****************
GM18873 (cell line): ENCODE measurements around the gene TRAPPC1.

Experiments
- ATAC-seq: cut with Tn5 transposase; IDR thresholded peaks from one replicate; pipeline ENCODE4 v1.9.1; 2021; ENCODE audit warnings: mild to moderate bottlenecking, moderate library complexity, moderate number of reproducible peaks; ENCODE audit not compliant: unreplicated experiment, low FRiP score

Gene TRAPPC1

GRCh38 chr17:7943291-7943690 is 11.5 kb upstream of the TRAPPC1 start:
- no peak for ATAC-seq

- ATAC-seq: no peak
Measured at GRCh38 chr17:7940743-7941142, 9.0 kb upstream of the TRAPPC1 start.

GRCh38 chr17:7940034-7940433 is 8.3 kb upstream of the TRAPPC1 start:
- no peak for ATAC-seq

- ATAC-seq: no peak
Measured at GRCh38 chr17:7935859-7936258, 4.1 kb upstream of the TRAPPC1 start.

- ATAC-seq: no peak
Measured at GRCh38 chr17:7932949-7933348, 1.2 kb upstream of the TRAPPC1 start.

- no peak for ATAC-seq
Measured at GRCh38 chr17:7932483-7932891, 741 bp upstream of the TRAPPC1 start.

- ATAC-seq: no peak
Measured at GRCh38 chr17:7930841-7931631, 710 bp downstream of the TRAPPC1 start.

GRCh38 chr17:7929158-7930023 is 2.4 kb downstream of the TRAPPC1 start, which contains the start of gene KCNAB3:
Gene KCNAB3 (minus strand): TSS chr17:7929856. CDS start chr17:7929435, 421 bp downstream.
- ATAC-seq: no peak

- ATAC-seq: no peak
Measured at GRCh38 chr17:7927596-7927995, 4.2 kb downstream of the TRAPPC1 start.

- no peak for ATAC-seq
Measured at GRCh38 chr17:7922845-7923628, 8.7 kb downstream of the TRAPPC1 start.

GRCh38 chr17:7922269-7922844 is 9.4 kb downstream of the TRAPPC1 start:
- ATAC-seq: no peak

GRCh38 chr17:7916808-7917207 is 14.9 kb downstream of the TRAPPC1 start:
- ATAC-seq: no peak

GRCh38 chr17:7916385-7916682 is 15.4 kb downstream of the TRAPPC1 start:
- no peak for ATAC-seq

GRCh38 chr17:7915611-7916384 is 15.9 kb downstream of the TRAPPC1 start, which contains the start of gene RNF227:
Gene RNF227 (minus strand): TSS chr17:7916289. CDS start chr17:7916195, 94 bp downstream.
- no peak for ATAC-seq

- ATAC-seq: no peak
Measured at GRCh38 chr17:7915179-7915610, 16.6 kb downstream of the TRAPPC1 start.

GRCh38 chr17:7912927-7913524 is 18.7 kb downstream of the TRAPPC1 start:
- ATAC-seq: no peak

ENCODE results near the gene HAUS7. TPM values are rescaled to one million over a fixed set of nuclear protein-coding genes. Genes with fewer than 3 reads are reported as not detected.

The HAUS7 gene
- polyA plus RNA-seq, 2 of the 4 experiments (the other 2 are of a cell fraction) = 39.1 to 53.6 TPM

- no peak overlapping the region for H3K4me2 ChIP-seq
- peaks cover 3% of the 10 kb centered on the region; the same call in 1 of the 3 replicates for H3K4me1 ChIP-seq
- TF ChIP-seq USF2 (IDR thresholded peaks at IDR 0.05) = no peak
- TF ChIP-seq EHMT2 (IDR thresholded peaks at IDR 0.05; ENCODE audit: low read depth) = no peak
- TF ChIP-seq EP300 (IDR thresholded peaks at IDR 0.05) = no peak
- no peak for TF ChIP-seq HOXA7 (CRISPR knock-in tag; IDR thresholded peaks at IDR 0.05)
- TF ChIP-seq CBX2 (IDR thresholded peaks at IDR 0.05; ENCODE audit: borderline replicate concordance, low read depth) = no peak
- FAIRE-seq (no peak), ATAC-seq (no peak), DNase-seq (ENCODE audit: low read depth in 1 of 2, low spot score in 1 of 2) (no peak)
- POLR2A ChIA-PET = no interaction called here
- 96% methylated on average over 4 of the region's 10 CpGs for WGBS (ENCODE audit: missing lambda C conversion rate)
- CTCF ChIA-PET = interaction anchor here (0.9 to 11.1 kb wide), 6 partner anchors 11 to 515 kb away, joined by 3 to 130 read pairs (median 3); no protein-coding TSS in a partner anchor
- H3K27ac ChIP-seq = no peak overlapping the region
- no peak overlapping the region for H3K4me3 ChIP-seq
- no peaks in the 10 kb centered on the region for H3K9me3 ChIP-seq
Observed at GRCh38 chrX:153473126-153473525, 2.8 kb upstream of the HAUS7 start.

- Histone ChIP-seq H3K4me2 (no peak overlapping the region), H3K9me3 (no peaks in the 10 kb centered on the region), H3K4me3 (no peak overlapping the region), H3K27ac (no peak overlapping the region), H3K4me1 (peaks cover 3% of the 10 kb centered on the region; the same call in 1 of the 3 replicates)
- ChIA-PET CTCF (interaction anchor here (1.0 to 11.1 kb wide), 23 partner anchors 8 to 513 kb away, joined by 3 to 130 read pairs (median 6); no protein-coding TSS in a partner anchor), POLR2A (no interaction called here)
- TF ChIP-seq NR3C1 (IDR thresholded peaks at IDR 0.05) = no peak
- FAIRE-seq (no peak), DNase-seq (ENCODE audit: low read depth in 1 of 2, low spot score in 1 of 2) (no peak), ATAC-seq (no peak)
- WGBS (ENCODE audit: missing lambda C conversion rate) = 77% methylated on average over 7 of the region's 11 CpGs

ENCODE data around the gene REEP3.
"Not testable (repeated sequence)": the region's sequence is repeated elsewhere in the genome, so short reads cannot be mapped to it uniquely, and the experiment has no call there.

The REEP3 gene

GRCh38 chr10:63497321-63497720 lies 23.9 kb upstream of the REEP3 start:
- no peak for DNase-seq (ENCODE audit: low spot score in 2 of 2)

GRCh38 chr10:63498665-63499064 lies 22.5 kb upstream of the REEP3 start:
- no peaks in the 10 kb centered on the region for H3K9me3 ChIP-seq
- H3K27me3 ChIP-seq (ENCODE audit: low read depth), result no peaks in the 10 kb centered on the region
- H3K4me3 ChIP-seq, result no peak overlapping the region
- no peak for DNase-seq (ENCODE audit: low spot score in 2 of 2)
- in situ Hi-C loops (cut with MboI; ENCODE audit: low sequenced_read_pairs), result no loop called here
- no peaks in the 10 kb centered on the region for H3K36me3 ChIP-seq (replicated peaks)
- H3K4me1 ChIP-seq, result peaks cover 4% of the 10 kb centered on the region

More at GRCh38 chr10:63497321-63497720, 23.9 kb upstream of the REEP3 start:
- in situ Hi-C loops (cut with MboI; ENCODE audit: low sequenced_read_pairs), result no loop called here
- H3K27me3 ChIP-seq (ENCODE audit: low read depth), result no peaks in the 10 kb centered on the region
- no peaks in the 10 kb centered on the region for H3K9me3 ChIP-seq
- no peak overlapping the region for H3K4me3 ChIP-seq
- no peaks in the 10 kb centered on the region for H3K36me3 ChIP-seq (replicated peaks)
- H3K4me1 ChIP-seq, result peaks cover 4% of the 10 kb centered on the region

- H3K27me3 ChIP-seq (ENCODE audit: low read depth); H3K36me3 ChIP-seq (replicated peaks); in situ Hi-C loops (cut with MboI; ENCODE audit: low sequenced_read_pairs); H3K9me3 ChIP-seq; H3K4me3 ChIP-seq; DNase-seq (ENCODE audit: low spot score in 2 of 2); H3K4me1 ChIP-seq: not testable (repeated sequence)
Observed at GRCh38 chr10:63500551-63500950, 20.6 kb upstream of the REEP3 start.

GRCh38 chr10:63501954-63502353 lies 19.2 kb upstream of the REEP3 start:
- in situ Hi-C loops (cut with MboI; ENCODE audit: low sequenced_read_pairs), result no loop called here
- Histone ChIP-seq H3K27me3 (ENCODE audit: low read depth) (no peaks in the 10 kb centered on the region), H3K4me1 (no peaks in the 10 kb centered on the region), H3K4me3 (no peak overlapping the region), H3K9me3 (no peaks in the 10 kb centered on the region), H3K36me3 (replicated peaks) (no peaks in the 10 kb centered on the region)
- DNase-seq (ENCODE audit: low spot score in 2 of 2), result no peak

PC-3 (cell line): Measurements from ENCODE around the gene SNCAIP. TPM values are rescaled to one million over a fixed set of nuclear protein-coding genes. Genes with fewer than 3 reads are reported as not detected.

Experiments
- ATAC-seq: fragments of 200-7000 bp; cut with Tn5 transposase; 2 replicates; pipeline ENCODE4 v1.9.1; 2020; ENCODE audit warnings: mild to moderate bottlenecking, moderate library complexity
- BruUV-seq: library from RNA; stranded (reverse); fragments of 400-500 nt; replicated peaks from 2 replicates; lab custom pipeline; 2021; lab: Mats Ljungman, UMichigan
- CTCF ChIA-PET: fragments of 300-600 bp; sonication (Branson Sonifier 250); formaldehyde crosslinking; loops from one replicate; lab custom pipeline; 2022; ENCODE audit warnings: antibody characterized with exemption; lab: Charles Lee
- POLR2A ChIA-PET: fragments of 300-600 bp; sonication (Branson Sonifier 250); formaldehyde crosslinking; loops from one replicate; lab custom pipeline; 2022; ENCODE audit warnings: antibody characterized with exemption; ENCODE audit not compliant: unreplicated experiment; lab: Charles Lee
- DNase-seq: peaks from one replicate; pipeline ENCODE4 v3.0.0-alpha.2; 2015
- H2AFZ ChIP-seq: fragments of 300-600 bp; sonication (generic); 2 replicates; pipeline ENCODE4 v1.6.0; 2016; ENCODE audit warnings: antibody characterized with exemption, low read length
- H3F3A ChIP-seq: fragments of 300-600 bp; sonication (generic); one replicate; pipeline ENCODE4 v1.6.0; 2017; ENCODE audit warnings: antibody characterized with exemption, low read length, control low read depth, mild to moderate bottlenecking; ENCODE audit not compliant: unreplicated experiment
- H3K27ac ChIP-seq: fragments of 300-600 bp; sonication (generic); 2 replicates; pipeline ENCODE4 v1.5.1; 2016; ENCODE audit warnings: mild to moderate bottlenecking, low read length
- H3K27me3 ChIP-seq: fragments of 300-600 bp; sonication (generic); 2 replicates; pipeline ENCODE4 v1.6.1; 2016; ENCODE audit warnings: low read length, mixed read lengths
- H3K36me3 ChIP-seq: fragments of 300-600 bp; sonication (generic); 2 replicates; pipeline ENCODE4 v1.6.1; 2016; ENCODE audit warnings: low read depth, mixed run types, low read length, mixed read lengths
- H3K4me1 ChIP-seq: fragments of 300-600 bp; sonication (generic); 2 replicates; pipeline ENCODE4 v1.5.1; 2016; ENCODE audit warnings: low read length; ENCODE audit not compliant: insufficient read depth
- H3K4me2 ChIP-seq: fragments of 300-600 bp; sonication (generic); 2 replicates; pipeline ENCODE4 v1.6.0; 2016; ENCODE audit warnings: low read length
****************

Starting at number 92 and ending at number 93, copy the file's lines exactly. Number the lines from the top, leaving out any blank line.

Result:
- CTCF ChIA-PET: fragments of 300-600 bp; sonication (Branson Sonifier 250); formaldehyde crosslinking; loops from one replicate; lab custom pipeline; 2022; ENCODE audit warnings: antibody characterized with exemption; lab: Charles Lee
- POLR2A ChIA-PET: fragments of 300-600 bp; sonication (Branson Sonifier 250); formaldehyde crosslinking; loops from one replicate; lab custom pipeline; 2022; ENCODE audit warnings: antibody characterized with exemption; ENCODE audit not compliant: unreplicated experiment; lab: Charles Lee